tv Government Access Programming SFGTV October 31, 2018 4:00pm-5:01pm PDT
the high injury network as, mentioned. i share your belief that this is something we should work on. but we are trying to proceed in a measured manner and i think that this is my realistic assessment at this point. if we can do it quicker, we will aim to do that. >> commissioners? no questions. i really appreciate your effort. the two things that we really find helpful is reducing speed and changing the time. any public comments on this item >> yes. the five-year commitment that he came up with that really equates to more than 100 people losing their lives. on this current toll the city of san francisco is experiencing right now. we have to get more aggressive. lives are at stake.
families are losing loved ones. families have to deal with the fact that they have to bury or go on category at whatever else they have to do with when it comes to losing loved ones in that manner. so we have to get more aggressive. we have to more creative. we have to be more available to make this happen. we can't wait any longer, coming from me. those measures were in place for my sun, may be. he may be here today to even breathe. for me and for the city of san francisco, and for the bay area and for this country, we need to be more aggressive and more creative and we need to consider the lives that will be lost. not may be but will be lost if we are on this current course. thank you. >> thank you,, very much. next speaker. >> i think the best way to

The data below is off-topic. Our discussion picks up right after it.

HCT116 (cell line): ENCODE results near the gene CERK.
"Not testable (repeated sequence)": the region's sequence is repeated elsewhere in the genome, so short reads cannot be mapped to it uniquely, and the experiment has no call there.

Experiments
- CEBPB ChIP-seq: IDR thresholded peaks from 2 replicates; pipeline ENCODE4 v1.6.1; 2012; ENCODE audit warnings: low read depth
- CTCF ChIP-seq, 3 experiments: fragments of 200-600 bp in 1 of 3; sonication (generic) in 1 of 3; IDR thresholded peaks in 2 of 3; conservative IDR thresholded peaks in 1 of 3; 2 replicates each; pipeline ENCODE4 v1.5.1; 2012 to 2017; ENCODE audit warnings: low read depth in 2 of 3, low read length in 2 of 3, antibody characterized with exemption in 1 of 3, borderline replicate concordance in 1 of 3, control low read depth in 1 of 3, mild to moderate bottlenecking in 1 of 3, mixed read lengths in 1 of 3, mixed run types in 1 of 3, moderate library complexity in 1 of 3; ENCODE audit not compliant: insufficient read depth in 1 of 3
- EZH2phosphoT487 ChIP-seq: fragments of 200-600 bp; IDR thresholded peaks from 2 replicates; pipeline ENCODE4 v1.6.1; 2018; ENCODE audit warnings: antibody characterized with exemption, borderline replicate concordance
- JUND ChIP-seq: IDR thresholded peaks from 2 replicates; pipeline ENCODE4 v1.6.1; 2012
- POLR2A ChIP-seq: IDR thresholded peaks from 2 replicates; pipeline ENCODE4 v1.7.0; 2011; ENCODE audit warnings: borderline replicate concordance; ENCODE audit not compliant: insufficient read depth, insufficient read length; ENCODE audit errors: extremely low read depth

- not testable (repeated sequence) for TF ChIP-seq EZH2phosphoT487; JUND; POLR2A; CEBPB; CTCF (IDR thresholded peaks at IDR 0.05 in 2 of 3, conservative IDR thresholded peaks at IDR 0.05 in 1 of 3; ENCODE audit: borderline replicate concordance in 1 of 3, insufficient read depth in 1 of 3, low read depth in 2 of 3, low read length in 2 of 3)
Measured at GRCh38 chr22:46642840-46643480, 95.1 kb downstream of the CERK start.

timeout all of these signals is to have our senior citizens behind from one section of intersection and how much time it takes for them to cross the street and use that as the major anchor point instead of just setting timers based on speculations of traffic. because the pedestrians are the ones that are losing their lives so by taking the measurements of a slow walking senior citizen that is moving at full capacity, which is very slow, is the best way to measure the timing and set signals on these light signals for traffic. instead of driving -- trying to move traffic from point a to point b without causing a traffic jam. i was watching one educational show about two nights ago that halloween night is the highest